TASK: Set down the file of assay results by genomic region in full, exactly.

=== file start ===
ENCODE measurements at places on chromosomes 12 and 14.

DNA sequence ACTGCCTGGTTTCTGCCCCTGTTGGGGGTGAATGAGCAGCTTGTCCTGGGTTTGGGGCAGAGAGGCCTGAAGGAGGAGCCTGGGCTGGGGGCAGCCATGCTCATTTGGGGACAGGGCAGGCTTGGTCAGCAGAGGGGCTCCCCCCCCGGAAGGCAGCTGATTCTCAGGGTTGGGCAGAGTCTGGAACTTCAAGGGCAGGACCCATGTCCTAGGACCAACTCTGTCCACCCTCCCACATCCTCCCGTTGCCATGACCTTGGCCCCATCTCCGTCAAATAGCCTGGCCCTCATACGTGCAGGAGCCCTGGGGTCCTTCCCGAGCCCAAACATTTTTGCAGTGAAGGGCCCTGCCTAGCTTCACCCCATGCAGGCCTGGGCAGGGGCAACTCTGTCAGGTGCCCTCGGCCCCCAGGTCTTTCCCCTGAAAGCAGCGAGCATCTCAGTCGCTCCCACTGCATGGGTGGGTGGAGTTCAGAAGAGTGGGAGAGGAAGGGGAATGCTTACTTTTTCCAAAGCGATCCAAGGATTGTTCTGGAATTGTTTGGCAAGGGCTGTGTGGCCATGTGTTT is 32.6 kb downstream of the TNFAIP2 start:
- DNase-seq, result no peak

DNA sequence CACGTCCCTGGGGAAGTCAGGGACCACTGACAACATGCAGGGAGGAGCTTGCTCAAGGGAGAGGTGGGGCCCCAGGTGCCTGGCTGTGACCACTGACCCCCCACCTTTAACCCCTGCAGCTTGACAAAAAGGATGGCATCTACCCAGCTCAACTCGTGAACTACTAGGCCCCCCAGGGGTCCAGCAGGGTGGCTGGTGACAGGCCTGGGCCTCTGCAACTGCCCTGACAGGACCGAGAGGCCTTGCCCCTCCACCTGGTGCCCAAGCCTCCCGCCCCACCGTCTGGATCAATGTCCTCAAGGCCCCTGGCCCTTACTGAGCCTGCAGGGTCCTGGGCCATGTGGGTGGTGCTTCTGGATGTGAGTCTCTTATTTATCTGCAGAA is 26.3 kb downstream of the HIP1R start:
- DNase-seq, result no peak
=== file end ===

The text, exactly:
ENCODE measurements at places on chromosomes 12 and 14.

DNA sequence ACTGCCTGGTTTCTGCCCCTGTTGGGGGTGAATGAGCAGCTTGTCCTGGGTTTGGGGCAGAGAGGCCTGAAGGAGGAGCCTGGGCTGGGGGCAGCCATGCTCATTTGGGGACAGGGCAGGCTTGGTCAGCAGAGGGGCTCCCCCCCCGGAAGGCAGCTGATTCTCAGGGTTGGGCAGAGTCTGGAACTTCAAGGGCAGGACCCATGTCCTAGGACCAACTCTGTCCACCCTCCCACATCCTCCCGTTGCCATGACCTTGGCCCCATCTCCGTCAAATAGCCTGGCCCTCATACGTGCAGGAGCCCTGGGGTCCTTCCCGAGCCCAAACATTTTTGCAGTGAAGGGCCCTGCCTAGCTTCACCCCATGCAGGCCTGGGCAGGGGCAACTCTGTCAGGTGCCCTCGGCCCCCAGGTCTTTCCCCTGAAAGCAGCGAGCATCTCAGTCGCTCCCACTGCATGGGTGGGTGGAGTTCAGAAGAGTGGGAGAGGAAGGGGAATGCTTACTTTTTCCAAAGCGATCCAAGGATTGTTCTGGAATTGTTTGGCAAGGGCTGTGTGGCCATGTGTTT is 32.6 kb downstream of the TNFAIP2 start:
- DNase-seq, result no peak

DNA sequence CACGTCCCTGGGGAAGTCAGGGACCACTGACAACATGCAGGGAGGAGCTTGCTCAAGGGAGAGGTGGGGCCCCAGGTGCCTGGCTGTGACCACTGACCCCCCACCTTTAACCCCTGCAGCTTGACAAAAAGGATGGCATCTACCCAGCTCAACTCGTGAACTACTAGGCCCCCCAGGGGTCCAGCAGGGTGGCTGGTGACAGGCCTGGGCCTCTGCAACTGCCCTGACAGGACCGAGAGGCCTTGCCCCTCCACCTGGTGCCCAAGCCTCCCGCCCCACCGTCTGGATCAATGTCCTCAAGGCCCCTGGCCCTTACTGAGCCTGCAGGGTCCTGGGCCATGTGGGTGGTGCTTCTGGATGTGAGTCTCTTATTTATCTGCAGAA is 26.3 kb downstream of the HIP1R start:
- DNase-seq, result no peak